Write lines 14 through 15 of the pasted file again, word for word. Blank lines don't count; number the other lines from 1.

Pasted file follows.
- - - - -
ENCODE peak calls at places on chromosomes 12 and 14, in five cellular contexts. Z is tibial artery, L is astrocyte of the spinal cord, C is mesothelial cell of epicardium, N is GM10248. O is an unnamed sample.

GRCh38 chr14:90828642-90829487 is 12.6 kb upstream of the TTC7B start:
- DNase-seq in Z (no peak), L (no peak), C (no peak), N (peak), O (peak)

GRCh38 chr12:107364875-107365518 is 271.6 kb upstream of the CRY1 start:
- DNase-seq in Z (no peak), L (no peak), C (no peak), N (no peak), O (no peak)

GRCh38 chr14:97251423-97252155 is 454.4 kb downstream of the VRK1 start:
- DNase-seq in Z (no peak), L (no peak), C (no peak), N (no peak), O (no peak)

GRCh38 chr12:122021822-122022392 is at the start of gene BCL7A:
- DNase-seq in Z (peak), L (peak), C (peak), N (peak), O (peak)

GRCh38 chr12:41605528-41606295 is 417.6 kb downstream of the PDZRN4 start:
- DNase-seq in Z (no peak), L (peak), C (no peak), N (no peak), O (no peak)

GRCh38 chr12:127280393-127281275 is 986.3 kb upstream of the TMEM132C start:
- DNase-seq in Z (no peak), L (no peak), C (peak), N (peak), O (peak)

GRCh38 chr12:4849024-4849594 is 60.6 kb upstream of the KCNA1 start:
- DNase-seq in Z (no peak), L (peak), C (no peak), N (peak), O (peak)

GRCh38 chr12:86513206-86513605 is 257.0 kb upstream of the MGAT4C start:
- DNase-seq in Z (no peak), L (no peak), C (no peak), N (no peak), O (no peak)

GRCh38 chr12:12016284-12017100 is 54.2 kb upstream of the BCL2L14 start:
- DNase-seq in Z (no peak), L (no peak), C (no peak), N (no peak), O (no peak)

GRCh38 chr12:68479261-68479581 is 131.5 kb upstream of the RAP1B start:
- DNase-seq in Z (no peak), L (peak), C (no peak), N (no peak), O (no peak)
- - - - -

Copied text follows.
GRCh38 chr12:4849024-4849594 is 60.6 kb upstream of the KCNA1 start:
- DNase-seq in Z (no peak), L (peak), C (no peak), N (peak), O (peak)